Recent studies highlight positive effect of political connections on firm performance and stock returns. This paper shows that the positive effect of political connections on the cross-sectional stock returns disappears in the weak presidency period, defined as the last two years before the presidential party change, or period of low job approval ratings. The extent of the presidential party’s control over the Congress does not affect our main result. The result is driven by small firms, who typically do not have financial resources to hedge away political risks, and by the firms located in the states where residents more strongly support the president. Additional test suggests that the industries that rely on heavy government expenditure use a variety of political strategies to maintain the value of their political capital even during the weak presidency period.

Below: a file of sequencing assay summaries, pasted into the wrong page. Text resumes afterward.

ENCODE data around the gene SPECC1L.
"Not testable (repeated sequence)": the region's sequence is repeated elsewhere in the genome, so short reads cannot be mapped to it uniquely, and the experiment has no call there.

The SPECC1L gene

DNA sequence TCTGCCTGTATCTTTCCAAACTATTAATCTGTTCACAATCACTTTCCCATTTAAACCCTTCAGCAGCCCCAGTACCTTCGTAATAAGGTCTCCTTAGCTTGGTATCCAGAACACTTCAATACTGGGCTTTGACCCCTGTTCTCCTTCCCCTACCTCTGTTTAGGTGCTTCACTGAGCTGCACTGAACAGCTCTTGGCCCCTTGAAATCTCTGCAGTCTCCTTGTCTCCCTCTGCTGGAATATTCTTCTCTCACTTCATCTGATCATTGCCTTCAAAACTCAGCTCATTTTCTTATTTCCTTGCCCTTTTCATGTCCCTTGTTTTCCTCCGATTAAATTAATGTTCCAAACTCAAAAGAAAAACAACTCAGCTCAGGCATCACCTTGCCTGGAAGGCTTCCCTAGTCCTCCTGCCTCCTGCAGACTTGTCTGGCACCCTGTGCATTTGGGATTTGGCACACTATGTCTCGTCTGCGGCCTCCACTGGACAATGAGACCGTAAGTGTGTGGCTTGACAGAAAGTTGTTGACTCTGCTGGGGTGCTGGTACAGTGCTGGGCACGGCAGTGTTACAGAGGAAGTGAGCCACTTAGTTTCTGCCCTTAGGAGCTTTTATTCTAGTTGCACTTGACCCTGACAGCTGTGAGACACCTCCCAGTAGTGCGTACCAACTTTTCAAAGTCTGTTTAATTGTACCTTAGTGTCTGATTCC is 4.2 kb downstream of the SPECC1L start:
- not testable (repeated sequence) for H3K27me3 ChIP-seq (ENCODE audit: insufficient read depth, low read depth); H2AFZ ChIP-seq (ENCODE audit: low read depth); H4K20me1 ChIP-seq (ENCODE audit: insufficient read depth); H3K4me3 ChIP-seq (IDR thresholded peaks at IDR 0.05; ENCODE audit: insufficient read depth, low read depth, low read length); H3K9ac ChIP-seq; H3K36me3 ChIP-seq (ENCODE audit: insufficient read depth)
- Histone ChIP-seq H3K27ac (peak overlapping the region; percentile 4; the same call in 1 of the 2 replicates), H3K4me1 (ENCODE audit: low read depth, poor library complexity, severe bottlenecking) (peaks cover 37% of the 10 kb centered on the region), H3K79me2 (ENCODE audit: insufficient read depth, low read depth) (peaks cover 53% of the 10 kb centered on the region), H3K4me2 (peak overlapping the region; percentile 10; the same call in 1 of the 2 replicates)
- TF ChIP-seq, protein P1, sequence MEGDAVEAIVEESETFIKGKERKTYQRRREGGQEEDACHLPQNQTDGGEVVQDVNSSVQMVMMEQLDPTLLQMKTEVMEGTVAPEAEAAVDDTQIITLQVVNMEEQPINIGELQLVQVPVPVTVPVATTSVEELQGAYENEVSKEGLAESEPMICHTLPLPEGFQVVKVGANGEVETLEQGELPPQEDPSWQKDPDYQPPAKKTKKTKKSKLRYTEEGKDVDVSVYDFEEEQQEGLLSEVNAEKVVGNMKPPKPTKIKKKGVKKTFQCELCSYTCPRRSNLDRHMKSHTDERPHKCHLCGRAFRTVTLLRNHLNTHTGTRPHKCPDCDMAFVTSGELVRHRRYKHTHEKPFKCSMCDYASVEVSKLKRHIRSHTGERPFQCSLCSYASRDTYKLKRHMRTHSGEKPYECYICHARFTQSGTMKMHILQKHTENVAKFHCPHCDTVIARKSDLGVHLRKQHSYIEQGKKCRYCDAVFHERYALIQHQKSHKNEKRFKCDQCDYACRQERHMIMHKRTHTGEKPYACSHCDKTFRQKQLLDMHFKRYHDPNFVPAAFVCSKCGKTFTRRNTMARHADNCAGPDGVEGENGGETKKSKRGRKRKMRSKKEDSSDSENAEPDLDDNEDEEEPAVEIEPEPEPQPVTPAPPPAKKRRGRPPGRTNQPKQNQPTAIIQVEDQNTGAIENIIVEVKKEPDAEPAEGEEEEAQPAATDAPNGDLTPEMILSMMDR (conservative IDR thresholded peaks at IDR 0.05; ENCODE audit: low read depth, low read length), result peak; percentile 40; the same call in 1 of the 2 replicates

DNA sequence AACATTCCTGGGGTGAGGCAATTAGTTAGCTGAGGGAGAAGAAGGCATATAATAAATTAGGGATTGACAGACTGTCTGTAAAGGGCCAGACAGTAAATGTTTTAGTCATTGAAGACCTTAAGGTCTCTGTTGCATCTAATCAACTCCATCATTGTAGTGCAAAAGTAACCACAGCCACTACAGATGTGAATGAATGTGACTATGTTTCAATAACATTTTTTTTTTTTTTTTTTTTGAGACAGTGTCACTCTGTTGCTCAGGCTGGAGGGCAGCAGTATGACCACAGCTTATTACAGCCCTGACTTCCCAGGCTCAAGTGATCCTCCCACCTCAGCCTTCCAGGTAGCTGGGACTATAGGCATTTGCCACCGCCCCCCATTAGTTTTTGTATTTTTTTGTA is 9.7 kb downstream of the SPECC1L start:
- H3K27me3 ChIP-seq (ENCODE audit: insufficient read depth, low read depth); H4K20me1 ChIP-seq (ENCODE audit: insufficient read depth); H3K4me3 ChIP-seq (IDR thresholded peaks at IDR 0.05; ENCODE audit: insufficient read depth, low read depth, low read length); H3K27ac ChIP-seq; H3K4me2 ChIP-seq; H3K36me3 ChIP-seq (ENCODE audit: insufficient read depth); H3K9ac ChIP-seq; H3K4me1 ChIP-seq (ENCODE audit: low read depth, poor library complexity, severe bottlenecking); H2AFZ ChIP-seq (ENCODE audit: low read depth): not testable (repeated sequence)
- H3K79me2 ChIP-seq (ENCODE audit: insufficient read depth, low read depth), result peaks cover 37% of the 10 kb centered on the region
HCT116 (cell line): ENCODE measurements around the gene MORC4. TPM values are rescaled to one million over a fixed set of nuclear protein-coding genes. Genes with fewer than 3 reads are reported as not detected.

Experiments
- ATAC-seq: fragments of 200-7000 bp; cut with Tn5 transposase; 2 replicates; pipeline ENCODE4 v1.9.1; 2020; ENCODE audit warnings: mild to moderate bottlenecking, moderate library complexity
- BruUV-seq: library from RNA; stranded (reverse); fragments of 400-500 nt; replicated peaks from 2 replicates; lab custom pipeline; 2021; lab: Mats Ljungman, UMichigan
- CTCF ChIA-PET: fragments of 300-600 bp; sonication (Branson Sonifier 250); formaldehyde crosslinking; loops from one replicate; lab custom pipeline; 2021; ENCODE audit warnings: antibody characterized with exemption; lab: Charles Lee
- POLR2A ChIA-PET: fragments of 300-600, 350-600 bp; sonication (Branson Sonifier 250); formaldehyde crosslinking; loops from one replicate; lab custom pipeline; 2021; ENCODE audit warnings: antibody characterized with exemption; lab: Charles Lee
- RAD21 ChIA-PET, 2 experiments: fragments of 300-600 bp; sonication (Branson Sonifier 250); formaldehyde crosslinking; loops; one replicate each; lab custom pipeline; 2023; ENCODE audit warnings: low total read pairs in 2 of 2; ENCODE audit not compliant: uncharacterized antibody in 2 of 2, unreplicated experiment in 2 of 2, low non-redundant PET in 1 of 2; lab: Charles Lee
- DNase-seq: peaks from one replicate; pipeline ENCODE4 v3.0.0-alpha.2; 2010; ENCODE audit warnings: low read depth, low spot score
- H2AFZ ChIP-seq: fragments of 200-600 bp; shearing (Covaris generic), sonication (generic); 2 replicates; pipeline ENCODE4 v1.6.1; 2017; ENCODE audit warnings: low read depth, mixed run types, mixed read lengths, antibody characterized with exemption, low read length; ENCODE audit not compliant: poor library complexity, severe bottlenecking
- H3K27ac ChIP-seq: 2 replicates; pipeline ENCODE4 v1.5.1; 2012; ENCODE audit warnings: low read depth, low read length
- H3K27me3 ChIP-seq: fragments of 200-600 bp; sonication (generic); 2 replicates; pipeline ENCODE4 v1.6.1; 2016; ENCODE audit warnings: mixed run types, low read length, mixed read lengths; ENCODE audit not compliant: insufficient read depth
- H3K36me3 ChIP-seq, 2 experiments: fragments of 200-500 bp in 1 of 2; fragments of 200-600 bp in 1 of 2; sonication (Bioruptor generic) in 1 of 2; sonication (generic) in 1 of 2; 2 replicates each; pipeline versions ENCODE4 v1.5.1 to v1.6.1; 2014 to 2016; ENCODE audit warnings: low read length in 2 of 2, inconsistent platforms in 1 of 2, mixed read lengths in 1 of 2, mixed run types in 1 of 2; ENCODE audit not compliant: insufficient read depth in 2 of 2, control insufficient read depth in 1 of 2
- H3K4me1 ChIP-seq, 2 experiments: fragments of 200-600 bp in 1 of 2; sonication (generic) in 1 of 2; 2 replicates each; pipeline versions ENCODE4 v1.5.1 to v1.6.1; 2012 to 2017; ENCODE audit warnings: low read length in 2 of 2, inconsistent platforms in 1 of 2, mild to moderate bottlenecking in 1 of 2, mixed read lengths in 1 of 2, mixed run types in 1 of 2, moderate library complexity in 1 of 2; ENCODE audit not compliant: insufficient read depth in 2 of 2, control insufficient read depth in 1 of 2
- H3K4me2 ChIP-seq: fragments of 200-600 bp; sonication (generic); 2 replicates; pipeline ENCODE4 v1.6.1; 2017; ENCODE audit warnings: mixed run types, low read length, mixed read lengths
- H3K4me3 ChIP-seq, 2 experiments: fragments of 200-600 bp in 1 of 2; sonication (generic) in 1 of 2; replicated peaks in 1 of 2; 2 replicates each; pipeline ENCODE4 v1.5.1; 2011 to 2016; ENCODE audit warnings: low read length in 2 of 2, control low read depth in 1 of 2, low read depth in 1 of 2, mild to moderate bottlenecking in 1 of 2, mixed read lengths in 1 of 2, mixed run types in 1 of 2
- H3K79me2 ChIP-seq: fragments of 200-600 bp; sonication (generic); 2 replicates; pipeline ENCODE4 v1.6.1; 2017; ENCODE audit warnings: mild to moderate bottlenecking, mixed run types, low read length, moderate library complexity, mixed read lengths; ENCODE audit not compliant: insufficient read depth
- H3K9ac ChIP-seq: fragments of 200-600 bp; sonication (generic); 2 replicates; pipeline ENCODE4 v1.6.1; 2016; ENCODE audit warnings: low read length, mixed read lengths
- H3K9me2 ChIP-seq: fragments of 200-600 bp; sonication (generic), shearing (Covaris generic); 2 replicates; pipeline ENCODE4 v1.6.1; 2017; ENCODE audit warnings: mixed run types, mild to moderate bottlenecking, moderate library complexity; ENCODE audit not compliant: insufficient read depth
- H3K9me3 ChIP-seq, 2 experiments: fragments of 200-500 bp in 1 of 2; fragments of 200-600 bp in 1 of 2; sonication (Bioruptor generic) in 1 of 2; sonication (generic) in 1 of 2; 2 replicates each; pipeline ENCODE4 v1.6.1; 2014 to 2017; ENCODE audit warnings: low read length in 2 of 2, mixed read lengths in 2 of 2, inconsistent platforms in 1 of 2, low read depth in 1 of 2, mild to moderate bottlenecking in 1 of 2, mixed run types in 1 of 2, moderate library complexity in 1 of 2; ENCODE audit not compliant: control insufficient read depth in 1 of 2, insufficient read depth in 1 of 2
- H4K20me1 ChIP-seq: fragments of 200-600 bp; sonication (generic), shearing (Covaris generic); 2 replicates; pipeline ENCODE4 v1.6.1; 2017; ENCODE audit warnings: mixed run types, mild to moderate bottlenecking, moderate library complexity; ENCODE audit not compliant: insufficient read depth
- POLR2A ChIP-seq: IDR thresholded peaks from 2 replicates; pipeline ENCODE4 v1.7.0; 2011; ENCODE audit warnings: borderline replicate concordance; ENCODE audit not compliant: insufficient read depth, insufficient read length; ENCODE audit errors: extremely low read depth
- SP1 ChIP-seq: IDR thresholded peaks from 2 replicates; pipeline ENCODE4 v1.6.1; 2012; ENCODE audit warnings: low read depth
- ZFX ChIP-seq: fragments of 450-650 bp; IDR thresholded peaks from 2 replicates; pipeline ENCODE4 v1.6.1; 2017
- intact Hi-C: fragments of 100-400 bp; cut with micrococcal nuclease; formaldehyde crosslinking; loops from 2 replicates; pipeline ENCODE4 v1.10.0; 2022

Keywords: Political geography; political connections; policy risk; returns; performance; Presidential Power; Presidential job approval rating